At lunch, the high-level meetings gave way to a less formal—but serious—discussion with representatives of European civil society organizations devoted to youth issues (European Youth Forum, Plan, and JADE).  The discussion quickly zeroed in on one fundamental issue for young people across the globe—employment.

How can we help troubled young people access vocational training and employment? How can entrepreneurship be stimulated to create new opportunities? Each participant described the solutions developed by his or her organization; ideas were exchanged, as well as contact information, email addresses, and Facebook account information. This meeting clearly highlighted for me the importance of networking as everyone around the table agreed on this point: in order for a youth initiative to be successful, the creation of a network of reliable and motivated actors is crucial. The further this network extends based on sound linkages, the greater the likelihood that a project will have a strong impact on a large number of people.

Finally, to close this last day, Crystal, Alexis, Benedetta, Bruce, and María were able to offer their responses to the question posed some months ago by the World Bank President, Jim Yong Kim: what will it take to end poverty? Their responses are below as tweets:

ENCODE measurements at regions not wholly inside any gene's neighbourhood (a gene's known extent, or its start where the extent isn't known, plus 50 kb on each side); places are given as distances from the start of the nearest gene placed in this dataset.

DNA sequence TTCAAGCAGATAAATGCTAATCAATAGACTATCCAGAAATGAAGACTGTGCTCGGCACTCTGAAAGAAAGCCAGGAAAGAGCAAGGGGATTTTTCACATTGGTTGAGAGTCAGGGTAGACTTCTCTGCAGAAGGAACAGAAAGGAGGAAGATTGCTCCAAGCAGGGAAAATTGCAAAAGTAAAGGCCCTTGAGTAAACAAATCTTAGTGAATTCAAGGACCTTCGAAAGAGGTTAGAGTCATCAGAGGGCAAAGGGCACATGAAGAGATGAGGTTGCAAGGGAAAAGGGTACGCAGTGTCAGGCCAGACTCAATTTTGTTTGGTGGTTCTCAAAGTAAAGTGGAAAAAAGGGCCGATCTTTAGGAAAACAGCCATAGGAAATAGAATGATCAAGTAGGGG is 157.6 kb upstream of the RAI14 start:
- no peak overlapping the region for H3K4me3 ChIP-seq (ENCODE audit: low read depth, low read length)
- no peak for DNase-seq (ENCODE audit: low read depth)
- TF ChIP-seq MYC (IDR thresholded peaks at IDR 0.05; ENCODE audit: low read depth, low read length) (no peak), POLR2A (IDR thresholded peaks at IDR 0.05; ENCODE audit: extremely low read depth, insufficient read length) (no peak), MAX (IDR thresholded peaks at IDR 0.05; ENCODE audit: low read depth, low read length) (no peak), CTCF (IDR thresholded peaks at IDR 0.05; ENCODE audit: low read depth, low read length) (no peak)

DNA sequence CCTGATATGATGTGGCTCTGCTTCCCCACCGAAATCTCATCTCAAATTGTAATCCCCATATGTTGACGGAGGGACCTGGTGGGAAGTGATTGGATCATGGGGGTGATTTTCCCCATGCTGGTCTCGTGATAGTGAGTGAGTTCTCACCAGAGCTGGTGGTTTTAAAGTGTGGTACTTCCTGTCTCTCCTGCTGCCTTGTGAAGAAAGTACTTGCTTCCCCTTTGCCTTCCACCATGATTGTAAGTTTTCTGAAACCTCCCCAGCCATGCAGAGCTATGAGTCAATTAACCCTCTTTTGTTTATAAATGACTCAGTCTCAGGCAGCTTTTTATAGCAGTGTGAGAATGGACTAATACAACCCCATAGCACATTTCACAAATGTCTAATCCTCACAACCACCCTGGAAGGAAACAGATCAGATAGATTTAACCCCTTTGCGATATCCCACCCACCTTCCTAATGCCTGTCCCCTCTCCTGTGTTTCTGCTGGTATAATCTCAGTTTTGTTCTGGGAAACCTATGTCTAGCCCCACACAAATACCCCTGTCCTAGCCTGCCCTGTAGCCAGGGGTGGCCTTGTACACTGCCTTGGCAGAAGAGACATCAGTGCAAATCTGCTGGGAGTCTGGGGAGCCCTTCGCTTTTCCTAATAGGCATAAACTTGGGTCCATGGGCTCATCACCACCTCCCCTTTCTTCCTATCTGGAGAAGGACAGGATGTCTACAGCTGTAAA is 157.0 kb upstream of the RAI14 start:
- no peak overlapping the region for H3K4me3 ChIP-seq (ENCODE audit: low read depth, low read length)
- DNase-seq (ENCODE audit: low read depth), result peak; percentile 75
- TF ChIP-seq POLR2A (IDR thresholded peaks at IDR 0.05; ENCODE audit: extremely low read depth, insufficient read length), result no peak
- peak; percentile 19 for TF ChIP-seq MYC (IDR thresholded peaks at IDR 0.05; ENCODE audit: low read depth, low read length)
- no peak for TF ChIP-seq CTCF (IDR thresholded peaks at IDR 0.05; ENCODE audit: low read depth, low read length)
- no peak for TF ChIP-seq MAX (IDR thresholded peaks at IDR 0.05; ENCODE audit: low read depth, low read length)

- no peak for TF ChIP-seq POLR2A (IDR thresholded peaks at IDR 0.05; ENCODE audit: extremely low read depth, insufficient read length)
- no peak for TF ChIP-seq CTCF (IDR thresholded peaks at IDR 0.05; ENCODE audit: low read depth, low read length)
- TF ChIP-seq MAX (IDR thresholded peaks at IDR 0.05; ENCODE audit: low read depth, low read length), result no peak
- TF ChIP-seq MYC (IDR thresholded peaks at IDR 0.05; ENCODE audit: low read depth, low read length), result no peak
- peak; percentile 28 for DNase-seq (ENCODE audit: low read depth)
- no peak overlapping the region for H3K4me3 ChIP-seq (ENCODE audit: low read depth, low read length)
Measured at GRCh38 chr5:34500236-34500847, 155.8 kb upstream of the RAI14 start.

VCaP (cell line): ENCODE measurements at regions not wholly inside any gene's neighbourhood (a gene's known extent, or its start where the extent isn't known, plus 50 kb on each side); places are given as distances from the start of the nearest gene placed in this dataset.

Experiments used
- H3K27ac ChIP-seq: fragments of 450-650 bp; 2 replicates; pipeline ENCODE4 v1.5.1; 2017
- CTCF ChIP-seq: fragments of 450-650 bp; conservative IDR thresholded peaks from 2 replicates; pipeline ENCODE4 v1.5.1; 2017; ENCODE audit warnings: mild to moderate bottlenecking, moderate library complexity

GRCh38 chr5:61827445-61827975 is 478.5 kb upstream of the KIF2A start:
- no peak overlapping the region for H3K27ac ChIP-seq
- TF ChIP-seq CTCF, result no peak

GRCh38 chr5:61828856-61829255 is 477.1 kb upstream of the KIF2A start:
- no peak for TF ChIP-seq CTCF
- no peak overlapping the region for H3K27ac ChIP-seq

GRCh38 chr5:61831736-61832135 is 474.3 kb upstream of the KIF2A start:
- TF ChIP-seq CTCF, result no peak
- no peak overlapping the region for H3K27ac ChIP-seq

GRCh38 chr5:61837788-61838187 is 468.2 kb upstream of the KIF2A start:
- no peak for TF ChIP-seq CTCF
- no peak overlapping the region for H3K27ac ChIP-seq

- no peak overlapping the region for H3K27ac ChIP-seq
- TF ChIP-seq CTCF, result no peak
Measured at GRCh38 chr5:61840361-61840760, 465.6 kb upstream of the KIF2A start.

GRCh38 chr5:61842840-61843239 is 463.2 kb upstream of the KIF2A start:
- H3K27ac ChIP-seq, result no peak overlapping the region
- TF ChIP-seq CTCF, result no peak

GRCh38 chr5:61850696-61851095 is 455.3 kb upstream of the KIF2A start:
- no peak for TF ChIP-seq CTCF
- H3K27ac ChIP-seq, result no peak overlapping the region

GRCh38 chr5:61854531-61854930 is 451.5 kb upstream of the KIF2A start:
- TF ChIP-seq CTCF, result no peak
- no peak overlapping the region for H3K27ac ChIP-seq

What will it take to end poverty

Do these issues interest you?

Do you dream of pursuing a career in politics to be among those responsible for making these decisions in the years to come? If the answer is yes, request more information through local associations to find out if these citizens’ debates are organized in your region.

How can an institution like the World Bank better support youth participation in global challenges? How can we bring an end to poverty and achieve shared prosperity? Share your thoughts in the comments section, and join the "Global Voices" debates World Bank Live.